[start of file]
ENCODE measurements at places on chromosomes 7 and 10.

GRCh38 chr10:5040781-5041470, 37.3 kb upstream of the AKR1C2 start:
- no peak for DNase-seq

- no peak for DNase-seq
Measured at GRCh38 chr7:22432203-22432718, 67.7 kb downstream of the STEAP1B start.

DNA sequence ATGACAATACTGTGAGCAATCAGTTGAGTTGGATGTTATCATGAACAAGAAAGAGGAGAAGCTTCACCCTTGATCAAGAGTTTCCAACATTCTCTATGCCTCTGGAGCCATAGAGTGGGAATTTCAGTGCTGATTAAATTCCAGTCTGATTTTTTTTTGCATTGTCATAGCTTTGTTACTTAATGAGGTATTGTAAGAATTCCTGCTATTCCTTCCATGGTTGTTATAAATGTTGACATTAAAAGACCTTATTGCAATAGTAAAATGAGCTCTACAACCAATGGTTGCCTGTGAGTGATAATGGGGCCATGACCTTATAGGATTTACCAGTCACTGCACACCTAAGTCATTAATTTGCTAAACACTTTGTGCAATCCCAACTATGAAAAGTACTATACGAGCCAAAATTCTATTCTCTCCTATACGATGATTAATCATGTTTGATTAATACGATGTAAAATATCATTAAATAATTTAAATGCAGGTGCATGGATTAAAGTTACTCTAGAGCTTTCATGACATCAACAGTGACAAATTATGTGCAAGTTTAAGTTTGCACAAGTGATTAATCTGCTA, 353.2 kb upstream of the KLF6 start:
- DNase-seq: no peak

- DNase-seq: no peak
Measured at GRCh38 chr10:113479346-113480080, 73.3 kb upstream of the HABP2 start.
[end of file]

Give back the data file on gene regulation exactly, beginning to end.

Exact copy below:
ENCODE measurements at places on chromosomes 7 and 10.

GRCh38 chr10:5040781-5041470, 37.3 kb upstream of the AKR1C2 start:
- no peak for DNase-seq

- no peak for DNase-seq
Measured at GRCh38 chr7:22432203-22432718, 67.7 kb downstream of the STEAP1B start.

DNA sequence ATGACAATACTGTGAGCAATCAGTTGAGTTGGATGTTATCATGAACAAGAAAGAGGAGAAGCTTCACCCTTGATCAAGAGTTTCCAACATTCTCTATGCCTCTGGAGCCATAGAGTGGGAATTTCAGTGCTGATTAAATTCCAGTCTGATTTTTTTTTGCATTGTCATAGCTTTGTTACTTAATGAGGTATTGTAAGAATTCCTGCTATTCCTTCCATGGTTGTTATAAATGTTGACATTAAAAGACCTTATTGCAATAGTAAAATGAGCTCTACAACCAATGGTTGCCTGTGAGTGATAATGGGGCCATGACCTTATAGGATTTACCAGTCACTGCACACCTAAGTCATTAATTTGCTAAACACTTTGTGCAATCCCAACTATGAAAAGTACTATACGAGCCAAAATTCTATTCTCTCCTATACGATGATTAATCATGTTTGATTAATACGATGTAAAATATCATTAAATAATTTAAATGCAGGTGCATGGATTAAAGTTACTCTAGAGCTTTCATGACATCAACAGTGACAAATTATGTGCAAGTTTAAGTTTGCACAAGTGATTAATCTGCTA, 353.2 kb upstream of the KLF6 start:
- DNase-seq: no peak

- DNase-seq: no peak
Measured at GRCh38 chr10:113479346-113480080, 73.3 kb upstream of the HABP2 start.